Promoting Hope, Preventing Suicide

Research and advice on preventing teen and adult suicide

Blogging About Depression

Can a blog post tell depression’s story?

Can a blog be a good place to learn how to talk about depression?

Web comic/blogger Allie Brosh, who created the extremely popular Hyperbole and a Half, figured out exactly how to get people talking. 

A year ago, she wrote a post called “Adventures in Depression.” 

And then she didn’t write a single post for over a year.

Many people thought she had died. One commenter on the site Reddit wrote, “I've never been so concerned with the well being of an internet stranger.”

Her latest post, “Depression Part Two,” was crafted over the time that she removed herself from the blogging world. She wrote it while she was still experiencing depression, and though it’s not clear that she intentionally set out to get people talking about depression and suicide, by sharing her story she connected with her readers, who quickly spread the word about the post. (She received 5000 comments on this single “comeback” post.)

If the post was just stand-alone writing, with Brosh’s effective use of storytelling and metaphor, it would be quite beautiful. But the achingly sad face she draws on her cartoon representation of herself adds tremendously to the emotional resonance of the post. Some who’ve seen this post said that they’ve never seen anything that rang more true to their experience of depression.

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One thing Brosh does particularly well is illustrate how it feels to talk with other people when you’re depressed.

Midway through the post, Brosh takes the reader through a conversation between someone with a problem (“My fish are dead.”) and a friend offering solutions that are entirely disconnected from the problem (“Don’t worry! I’ll help you find them! Are there any clues where they went?”).

As Brosh states so perfectly at the end of a list of non-solutions, “That solution is for a different problem than the one I have.”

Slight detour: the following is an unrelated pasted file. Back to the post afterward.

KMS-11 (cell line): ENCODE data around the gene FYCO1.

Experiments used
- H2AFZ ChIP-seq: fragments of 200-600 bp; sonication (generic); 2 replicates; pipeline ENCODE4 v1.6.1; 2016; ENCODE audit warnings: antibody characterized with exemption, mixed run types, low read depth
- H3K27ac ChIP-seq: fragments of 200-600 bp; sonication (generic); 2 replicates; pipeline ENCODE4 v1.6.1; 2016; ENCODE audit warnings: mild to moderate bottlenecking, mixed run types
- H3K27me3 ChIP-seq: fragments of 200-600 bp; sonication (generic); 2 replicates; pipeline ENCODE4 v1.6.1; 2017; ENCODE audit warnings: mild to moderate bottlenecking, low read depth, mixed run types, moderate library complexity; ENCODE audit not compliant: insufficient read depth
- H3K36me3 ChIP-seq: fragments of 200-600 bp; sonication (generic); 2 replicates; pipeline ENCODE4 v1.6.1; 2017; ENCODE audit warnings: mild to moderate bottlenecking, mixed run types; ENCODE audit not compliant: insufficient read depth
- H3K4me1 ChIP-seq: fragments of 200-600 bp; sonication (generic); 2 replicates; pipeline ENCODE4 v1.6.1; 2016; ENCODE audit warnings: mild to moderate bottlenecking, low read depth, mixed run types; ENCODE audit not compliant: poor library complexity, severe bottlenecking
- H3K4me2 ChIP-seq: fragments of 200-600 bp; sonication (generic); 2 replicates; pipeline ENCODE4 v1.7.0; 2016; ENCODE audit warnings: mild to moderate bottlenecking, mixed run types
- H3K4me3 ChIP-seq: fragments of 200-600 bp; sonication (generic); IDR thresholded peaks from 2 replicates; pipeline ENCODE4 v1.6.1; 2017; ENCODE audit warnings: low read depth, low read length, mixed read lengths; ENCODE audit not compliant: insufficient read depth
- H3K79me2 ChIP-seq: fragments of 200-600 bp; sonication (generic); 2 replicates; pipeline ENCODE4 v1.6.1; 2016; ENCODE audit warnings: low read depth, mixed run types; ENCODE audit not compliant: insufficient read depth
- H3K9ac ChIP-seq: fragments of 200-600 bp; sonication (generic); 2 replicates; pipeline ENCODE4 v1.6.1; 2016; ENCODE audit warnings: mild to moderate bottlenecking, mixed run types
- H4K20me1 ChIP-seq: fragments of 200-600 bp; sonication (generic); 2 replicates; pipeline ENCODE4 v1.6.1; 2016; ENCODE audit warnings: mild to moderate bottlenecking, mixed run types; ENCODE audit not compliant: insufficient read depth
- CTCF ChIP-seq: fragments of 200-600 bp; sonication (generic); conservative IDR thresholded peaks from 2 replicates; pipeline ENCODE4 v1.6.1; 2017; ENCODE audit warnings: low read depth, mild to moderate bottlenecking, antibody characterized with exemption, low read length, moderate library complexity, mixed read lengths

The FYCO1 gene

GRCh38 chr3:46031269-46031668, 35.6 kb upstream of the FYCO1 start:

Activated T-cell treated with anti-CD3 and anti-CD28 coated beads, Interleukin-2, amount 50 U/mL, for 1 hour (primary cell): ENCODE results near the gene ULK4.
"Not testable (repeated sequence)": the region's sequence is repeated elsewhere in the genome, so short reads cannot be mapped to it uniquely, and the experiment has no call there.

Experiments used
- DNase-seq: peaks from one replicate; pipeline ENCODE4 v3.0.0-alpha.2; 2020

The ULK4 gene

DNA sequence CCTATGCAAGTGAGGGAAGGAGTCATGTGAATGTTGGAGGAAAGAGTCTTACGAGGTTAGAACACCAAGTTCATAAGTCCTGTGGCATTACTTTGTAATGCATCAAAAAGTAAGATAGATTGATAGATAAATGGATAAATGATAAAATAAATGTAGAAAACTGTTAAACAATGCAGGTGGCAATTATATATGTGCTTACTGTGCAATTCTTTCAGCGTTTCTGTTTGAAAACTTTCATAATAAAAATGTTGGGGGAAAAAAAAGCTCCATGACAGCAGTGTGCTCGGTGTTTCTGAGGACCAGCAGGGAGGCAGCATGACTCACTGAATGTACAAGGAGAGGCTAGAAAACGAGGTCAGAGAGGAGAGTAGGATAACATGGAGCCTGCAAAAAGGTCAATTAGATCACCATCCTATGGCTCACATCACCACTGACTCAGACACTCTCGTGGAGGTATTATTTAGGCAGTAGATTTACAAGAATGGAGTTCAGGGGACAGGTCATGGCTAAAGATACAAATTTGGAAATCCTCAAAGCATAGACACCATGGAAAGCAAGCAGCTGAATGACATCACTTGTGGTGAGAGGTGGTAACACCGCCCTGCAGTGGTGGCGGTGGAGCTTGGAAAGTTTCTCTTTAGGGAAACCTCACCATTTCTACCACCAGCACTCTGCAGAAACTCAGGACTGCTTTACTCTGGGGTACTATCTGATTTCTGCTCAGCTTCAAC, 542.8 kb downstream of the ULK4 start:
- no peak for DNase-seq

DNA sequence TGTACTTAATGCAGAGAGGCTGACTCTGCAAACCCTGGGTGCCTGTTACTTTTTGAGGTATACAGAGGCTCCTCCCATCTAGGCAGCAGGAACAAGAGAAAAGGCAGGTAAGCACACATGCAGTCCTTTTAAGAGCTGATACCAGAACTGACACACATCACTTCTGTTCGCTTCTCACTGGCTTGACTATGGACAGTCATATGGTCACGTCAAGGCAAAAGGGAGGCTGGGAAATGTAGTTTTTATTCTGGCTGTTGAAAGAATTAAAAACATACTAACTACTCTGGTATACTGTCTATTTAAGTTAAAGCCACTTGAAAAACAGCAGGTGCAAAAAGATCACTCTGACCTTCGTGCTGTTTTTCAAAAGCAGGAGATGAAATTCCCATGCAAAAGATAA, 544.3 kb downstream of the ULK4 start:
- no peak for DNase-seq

It is human nature to try to “fix” someone who is experiencing depression, especially if that person says things that make you feel uncomfortable. We have an obligation to do something when someone we know talks to us about their depression. But, that obligation doesn’t have anything to do with “fixing.”

It has to do with listening.

It’s really that simple.

Don’t try to fix. Don’t say, “I wish you didn’t feel that way.” Don’t say, “I wish that I could make things better.” Just be quiet, and listen.

It takes courage to say what you’re really feeling when you’re depressed. The act of sharing those feelings can be helpful - that’s why it’s a perfectly reasonable thing to just listen.

It's true that at some point you may need to say something. Whatever you say should be supportive, not judgmental, and not too much about what you're feeling. Some possibilities:

  • “I’m so glad that you feel comfortable telling me that you’re feeling this way.”
  • “It’s very brave/courageous of you to tell me what you just told me.”
  • “Is there anything I can do?”

You can only say the last one if you're going to be okay if you hear "No." Saying "Is there anything I can do?" is different from saying "I wish I could make things better" because it allows the person you're trying to help have control in the situation.

Brosh’s post shows just how frustrating it can be to be ready to talk about depression and to run into well-meaning but unhelpful responses. And, as I hope you’ll see if you click over, it shows how complicated depression can be, both for those living with it and those trying to help.

It’s a post that’s written to make people feel uncomfortable, but with a purpose. It seems impossible to shed light on the realities of depression - an intrinsically uncomfortable experience - without making anyone uncomfortable. From where I sit, as a blogger who writes about depression to inform the public and inspire change, if discomfort allows for growth, maybe it’s worth it.

Copyright 2013, Elana Premack Sandler. All rights reserved. 

 

Elana Premack Sandler, L.C.S.W., M.P.H., is a public health social worker specializing in violence and injury prevention and adolescent health promotion.

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